EU tyre label now also in Switzerland

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EU tyre label now also in Switzerland Reduce CO2 emissions by choosing the right tyres

On 1 November 2012, the European Union introduced regulation (EC) 1222/2009 stipulating that new tyres should be labelled. The EU tyre label is part of the EU Commission’s energy efficiency action plan, which aims to reduce energy consumption by 20% by 2020.

How do tyres help to protect the environment?

Few drivers are aware that 20% to 30% of vehicle fuel consumption is determined by tyres, predominantly as a result of rolling resistance. Reducing the rolling resistance of tyres can help to improve energy efficiency considerably in road traffic and therefore help reduce emissions of pollutants. This protects both the environment and your wallet, as fuel savings more than offset the higher purchase price.

Alongside exhaust fumes and CO2 emissions, traffic noise is also a major source of environmental pollution which is detrimental to human health. The new EU regulation ensures that the external rolling noise of tyres is subject to certain minimum requirements.

Who does the tyre label apply to and from what date?

The tyre label has been valid within the European Union since 1 November 2012. Tyre dealers in the EU are required to provide the label for all new tyres for passenger vehicles as well as for light and heavy commercial vehicles (categories C1, C2 and C3).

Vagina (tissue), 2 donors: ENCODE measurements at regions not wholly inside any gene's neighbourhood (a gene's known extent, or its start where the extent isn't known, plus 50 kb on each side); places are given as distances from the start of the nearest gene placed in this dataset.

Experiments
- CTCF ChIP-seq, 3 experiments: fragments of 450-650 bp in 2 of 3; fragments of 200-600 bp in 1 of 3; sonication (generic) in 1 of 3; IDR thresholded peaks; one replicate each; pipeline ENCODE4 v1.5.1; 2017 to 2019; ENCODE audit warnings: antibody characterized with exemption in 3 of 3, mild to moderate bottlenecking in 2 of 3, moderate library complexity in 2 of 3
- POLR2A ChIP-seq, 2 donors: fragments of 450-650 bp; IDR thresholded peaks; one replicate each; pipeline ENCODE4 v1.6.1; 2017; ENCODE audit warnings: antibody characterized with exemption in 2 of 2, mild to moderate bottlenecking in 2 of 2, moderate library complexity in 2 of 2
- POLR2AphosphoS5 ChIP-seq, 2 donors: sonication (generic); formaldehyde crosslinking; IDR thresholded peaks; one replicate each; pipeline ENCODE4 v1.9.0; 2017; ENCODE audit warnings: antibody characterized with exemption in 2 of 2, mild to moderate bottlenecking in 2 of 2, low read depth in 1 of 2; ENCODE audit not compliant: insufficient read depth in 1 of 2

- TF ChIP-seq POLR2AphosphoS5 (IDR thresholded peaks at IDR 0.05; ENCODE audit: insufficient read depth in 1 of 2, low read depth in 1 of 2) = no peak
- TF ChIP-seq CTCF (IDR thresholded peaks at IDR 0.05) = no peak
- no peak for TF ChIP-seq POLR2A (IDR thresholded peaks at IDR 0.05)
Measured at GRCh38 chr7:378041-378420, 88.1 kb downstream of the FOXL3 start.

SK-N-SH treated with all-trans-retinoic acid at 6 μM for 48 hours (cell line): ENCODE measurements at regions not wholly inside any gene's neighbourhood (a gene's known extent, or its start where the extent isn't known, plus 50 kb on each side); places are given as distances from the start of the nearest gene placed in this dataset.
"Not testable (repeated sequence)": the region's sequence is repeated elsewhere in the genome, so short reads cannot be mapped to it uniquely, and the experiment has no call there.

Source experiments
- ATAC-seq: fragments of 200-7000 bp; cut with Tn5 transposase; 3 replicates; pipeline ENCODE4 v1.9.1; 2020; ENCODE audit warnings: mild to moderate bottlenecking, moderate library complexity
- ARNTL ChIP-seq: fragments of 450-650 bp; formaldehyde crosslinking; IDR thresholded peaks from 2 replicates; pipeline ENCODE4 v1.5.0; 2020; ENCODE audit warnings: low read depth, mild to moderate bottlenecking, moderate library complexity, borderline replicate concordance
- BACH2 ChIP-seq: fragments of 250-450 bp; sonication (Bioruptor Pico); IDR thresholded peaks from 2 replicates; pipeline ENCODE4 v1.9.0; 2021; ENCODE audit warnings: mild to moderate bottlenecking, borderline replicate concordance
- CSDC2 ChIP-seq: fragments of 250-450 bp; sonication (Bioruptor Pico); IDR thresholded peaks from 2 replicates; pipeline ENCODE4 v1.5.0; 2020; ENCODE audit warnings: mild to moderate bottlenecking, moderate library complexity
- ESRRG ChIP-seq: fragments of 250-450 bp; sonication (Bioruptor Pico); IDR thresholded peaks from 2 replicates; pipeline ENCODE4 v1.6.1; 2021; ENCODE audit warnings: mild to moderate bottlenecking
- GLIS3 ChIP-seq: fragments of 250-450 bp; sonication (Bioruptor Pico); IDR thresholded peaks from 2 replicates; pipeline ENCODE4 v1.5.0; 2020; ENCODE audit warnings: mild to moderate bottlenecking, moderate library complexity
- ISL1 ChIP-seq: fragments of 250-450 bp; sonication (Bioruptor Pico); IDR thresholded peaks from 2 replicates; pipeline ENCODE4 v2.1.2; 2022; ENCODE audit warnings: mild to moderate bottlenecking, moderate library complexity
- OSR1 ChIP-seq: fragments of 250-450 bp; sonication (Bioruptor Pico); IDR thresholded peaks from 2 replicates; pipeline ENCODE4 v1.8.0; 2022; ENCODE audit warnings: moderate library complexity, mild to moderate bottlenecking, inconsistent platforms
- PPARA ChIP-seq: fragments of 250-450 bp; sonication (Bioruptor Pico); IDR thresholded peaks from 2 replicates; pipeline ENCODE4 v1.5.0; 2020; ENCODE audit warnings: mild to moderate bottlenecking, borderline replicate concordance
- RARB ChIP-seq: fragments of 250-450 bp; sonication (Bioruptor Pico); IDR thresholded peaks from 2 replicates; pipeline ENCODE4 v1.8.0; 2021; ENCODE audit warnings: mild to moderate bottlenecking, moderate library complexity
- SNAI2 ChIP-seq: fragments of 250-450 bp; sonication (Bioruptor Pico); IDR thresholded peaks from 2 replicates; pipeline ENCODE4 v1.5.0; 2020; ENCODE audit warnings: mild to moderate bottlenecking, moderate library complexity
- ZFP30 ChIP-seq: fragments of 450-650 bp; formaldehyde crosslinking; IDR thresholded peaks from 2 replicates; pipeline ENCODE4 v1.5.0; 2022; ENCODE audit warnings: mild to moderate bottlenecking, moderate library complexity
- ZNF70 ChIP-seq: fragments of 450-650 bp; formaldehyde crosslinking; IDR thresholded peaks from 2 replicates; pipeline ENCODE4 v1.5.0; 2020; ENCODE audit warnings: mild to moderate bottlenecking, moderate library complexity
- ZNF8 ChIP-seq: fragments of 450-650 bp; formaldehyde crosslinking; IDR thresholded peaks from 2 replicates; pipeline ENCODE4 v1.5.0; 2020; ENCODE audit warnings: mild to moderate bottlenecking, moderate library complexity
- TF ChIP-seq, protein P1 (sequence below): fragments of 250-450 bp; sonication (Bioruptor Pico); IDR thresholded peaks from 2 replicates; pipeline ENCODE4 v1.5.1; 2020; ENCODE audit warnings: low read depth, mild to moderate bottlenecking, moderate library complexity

The label does not apply to retreaded tyres, off-road tyres for commercial use, vintage cars first registered before 1 October 1990, T-type spare tyres, tyres with a permitted speed of less than 80 km/h, tyres for rims with a nominal diameter of 254 mm or 635 mm, studded tyres and tyres for racing cars.

What does the tyre label indicate?

The label identifies tyres with regard to:

  • Rolling resistance and fuel consumption
  • wet grip; this affects braking distance, safety and rolling noise.

These characteristics are described in an energy efficiency label similar to those already seen on household appliances. Rolling resistance and wet grip categories range from A to G.

Learn more about the EU label (in German)